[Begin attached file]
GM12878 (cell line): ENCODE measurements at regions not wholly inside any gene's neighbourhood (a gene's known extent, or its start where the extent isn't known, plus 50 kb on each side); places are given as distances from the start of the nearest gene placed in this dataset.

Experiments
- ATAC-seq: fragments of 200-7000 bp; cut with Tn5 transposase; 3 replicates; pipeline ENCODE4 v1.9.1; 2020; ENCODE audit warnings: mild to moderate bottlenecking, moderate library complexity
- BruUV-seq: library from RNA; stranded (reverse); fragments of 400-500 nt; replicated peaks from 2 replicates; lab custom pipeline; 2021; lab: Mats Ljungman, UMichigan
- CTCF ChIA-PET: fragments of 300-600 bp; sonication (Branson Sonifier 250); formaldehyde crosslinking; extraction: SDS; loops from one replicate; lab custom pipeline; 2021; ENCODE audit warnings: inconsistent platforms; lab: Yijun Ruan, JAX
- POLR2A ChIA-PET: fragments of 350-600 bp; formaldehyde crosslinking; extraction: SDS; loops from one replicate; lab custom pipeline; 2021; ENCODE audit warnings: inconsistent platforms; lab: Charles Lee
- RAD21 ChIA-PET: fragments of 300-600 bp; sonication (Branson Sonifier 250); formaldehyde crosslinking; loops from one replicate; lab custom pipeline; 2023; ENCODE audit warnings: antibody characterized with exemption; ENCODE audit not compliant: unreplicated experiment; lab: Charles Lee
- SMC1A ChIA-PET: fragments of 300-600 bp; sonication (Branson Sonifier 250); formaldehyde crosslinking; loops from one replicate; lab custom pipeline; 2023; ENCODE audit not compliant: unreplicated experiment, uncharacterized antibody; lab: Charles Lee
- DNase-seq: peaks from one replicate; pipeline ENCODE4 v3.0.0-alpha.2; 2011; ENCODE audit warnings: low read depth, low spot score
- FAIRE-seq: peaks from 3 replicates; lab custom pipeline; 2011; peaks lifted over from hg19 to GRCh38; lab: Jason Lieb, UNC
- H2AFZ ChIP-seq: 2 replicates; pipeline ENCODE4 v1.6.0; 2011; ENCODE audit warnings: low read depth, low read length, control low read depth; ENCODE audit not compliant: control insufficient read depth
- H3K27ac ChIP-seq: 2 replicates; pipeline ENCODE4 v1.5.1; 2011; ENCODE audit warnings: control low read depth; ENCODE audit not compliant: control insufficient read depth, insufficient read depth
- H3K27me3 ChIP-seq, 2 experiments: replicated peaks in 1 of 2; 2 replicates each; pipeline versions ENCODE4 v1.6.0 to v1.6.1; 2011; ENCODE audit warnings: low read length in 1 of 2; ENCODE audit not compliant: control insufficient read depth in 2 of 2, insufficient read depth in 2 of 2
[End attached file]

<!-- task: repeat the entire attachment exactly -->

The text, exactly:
GM12878 (cell line): ENCODE measurements at regions not wholly inside any gene's neighbourhood (a gene's known extent, or its start where the extent isn't known, plus 50 kb on each side); places are given as distances from the start of the nearest gene placed in this dataset.

Experiments
- ATAC-seq: fragments of 200-7000 bp; cut with Tn5 transposase; 3 replicates; pipeline ENCODE4 v1.9.1; 2020; ENCODE audit warnings: mild to moderate bottlenecking, moderate library complexity
- BruUV-seq: library from RNA; stranded (reverse); fragments of 400-500 nt; replicated peaks from 2 replicates; lab custom pipeline; 2021; lab: Mats Ljungman, UMichigan
- CTCF ChIA-PET: fragments of 300-600 bp; sonication (Branson Sonifier 250); formaldehyde crosslinking; extraction: SDS; loops from one replicate; lab custom pipeline; 2021; ENCODE audit warnings: inconsistent platforms; lab: Yijun Ruan, JAX
- POLR2A ChIA-PET: fragments of 350-600 bp; formaldehyde crosslinking; extraction: SDS; loops from one replicate; lab custom pipeline; 2021; ENCODE audit warnings: inconsistent platforms; lab: Charles Lee
- RAD21 ChIA-PET: fragments of 300-600 bp; sonication (Branson Sonifier 250); formaldehyde crosslinking; loops from one replicate; lab custom pipeline; 2023; ENCODE audit warnings: antibody characterized with exemption; ENCODE audit not compliant: unreplicated experiment; lab: Charles Lee
- SMC1A ChIA-PET: fragments of 300-600 bp; sonication (Branson Sonifier 250); formaldehyde crosslinking; loops from one replicate; lab custom pipeline; 2023; ENCODE audit not compliant: unreplicated experiment, uncharacterized antibody; lab: Charles Lee
- DNase-seq: peaks from one replicate; pipeline ENCODE4 v3.0.0-alpha.2; 2011; ENCODE audit warnings: low read depth, low spot score
- FAIRE-seq: peaks from 3 replicates; lab custom pipeline; 2011; peaks lifted over from hg19 to GRCh38; lab: Jason Lieb, UNC
- H2AFZ ChIP-seq: 2 replicates; pipeline ENCODE4 v1.6.0; 2011; ENCODE audit warnings: low read depth, low read length, control low read depth; ENCODE audit not compliant: control insufficient read depth
- H3K27ac ChIP-seq: 2 replicates; pipeline ENCODE4 v1.5.1; 2011; ENCODE audit warnings: control low read depth; ENCODE audit not compliant: control insufficient read depth, insufficient read depth
- H3K27me3 ChIP-seq, 2 experiments: replicated peaks in 1 of 2; 2 replicates each; pipeline versions ENCODE4 v1.6.0 to v1.6.1; 2011; ENCODE audit warnings: low read length in 1 of 2; ENCODE audit not compliant: control insufficient read depth in 2 of 2, insufficient read depth in 2 of 2